Jocotitlán, also known as Xocotépetl (from Nahuatl languages Xocotepētl ‘mountain of the sweet and sour fruits’), is a volcano in the Jocotitlán and Atlacomulco municipalities, in the State of Mexico. At 3,910 metres (12,828 ft) above sea level, its summit is the 12th highest peak of Mexico.
Jocotitlán volcano lies in the northern part of the Toluca Valley. It is part of the Eje Neovolcánico, a volcanic belt that traverses south-central Mexico. It is a stratovolcano formed by tephra and solidified lava flows. The volcano lies within the Isidro Fabela state park, a protected area of 3701 ha established in 1975.
Jocotitlán was considered holy by the Mazahua and Otomi peoples. The former called it Nguemore (“sacred mountain”), while the latter called it Gumidi (“he who sits facing straight forward”). In Pre-Columbian Mexico, the volcano held a sanctuary for Otontecuhtli, the Otomi king of the gods, also known to the Nahua people as fire god Xiuhtecuhtli. The volcano has also held a Catholic chapel since the 1980s. At 3,670 metres (12,041 ft), it is probably one of the highest chapels in Mexico.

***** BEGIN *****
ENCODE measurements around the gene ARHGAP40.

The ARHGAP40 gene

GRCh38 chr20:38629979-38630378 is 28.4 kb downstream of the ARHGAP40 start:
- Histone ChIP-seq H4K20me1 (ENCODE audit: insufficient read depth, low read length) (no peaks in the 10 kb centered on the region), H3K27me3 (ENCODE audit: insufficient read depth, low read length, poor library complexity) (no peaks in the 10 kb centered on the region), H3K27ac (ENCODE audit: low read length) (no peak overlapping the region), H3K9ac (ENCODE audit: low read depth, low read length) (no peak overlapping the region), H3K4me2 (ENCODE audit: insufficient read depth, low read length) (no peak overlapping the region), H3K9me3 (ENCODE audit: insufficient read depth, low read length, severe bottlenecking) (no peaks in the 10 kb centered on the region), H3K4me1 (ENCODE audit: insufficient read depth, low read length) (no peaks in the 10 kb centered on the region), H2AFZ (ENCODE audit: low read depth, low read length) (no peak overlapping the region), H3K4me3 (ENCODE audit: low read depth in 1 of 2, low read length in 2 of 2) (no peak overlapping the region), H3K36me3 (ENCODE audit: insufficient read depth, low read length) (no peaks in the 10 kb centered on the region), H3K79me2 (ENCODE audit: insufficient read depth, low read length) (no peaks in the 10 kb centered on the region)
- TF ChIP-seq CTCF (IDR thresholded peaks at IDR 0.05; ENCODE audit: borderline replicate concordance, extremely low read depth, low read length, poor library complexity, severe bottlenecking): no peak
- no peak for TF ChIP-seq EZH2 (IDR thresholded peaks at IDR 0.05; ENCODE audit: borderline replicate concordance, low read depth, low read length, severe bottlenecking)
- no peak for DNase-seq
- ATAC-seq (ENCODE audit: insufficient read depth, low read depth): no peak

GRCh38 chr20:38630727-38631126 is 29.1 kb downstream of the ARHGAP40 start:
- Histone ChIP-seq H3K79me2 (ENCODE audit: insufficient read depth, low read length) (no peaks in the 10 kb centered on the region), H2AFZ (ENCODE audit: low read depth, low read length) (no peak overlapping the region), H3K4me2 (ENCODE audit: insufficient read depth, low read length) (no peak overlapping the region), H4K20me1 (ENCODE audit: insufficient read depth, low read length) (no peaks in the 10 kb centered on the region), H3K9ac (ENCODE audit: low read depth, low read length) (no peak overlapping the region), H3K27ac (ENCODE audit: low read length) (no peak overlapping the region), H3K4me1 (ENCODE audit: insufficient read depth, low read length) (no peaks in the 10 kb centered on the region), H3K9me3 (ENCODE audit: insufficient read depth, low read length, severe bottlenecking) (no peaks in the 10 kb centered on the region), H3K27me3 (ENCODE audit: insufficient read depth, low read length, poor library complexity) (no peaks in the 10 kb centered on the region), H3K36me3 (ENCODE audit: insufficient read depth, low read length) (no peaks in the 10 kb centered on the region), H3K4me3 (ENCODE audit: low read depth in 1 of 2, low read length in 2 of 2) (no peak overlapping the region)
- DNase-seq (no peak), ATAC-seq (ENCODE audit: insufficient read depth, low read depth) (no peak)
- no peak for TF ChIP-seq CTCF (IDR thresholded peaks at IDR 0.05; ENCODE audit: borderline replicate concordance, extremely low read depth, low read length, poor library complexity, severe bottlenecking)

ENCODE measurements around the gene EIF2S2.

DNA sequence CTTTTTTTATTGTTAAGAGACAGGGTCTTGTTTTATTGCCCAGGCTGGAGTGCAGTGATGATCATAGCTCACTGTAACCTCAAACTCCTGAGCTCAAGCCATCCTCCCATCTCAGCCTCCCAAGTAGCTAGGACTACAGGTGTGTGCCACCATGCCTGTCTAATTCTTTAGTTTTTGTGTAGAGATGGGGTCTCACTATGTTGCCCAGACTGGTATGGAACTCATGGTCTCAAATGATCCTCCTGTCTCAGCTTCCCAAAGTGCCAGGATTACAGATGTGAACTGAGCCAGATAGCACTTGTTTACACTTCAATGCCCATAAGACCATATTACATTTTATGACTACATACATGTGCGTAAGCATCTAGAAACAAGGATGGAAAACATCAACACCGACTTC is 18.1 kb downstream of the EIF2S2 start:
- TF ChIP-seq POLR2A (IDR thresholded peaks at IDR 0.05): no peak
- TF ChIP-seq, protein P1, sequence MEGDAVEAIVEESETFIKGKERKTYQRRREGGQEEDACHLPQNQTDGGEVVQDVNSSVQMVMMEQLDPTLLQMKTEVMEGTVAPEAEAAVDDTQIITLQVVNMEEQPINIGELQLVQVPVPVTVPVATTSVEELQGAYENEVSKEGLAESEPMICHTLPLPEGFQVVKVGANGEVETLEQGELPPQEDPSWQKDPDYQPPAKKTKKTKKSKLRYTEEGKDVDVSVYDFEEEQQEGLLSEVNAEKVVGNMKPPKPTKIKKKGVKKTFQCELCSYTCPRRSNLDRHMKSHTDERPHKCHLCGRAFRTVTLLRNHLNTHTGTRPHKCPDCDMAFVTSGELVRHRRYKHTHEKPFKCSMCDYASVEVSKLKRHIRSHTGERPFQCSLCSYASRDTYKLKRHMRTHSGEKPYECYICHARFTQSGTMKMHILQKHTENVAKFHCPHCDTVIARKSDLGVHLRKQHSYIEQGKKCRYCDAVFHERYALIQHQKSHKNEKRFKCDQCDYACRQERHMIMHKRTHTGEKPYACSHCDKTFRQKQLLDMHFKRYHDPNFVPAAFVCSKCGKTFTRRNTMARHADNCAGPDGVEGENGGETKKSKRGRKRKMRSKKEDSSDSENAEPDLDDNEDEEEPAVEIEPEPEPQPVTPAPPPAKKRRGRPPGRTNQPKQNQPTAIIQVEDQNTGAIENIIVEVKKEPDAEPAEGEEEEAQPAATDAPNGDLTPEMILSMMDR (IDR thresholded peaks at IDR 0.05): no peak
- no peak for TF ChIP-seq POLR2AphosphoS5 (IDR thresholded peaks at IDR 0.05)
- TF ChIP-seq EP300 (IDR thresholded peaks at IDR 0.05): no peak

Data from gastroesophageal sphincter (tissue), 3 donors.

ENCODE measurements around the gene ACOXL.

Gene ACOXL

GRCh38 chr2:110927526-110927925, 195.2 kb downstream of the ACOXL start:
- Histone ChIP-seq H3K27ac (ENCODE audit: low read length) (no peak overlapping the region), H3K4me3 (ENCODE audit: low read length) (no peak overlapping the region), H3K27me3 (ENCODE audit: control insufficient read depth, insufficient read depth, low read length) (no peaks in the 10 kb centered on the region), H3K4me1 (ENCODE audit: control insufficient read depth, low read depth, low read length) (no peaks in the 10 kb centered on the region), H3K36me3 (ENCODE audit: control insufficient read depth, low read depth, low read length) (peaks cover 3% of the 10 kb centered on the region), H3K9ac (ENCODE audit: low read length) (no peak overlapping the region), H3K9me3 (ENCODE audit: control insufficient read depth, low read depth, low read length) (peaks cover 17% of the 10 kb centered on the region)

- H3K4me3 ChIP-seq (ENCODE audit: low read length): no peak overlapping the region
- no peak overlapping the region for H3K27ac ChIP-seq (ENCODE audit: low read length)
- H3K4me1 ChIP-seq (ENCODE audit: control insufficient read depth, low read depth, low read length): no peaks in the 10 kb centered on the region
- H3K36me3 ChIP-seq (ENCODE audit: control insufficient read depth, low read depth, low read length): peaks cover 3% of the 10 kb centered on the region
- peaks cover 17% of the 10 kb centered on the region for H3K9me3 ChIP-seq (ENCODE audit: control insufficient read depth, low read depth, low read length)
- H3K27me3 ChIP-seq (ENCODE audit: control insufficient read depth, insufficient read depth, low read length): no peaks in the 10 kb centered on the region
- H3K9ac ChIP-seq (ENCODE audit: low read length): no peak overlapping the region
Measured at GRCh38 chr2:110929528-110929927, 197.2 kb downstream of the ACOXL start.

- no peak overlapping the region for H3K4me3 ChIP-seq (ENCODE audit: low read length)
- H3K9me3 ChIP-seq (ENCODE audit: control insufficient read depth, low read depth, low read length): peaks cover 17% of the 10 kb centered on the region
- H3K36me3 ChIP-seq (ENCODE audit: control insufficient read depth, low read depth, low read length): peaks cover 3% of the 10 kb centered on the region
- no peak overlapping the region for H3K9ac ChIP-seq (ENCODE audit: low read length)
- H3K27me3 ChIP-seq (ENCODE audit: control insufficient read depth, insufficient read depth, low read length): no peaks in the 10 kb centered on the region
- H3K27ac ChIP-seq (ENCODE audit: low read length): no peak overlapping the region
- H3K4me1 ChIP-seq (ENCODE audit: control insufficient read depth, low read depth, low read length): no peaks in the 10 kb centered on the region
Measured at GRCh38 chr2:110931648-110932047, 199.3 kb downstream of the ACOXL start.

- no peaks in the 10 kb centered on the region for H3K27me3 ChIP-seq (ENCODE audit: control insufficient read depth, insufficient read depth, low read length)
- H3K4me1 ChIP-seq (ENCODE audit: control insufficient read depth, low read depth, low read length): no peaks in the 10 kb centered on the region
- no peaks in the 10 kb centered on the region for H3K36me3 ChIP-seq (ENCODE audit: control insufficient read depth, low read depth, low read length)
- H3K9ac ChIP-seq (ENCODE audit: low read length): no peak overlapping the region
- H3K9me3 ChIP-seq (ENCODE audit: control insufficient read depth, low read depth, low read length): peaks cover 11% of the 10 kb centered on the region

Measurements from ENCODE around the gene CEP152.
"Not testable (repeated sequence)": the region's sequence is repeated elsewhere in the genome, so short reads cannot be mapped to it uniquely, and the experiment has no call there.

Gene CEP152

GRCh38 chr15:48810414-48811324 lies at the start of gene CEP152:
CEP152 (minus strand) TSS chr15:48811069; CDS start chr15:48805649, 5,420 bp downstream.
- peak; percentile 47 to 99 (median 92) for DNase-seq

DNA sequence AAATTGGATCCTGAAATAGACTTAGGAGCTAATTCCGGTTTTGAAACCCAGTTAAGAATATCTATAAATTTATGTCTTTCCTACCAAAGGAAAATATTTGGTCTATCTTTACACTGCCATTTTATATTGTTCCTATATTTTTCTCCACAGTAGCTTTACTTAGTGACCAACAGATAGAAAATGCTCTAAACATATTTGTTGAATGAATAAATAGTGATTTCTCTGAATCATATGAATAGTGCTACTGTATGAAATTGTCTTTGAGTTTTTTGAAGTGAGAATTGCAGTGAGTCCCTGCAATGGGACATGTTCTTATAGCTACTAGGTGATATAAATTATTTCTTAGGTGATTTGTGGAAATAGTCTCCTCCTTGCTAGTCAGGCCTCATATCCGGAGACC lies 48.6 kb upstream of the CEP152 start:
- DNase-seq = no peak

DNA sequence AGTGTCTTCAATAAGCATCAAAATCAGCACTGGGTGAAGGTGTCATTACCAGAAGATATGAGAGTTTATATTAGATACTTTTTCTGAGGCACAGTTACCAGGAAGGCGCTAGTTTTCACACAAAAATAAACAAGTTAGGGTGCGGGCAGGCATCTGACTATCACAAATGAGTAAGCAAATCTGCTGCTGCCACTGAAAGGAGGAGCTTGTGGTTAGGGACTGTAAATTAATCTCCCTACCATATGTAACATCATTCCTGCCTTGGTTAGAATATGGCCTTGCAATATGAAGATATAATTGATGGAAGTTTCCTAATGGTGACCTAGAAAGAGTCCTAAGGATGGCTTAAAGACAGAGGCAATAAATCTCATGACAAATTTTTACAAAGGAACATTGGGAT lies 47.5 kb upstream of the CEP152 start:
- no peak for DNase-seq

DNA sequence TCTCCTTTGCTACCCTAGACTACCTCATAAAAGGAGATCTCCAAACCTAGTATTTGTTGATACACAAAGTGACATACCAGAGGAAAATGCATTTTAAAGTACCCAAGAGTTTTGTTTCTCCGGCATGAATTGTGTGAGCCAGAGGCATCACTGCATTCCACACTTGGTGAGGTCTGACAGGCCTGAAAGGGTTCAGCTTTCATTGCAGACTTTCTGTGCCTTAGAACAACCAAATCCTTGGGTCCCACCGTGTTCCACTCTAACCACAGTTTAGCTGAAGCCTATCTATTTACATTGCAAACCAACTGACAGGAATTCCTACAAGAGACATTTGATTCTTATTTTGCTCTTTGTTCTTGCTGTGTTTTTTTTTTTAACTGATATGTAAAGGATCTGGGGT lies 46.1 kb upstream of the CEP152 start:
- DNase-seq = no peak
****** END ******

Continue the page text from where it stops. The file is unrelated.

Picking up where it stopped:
Jocotitlán is a potentially active volcano, having erupted at least twice in the last 10,000 years. A series of cinder cones lying just north of the Jocotitlán volcano shows how intense the volcanic activity in the region is. If it erupts, the volcano could pose a serious threat to Greater Toluca and even Greater Mexico City.
The volcano can be easily climbed from the town of Jocotitlán. A winding 19 km country lane leads up to the microwave antenna located near the summit.
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